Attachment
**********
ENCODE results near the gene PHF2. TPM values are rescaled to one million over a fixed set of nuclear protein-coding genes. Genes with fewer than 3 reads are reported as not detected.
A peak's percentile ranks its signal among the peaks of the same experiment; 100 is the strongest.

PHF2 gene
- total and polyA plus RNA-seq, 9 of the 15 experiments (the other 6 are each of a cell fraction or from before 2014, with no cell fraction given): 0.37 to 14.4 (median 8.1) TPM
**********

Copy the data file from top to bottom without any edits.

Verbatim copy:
ENCODE results near the gene PHF2. TPM values are rescaled to one million over a fixed set of nuclear protein-coding genes. Genes with fewer than 3 reads are reported as not detected.
A peak's percentile ranks its signal among the peaks of the same experiment; 100 is the strongest.

PHF2 gene
- total and polyA plus RNA-seq, 9 of the 15 experiments (the other 6 are each of a cell fraction or from before 2014, with no cell fraction given): 0.37 to 14.4 (median 8.1) TPM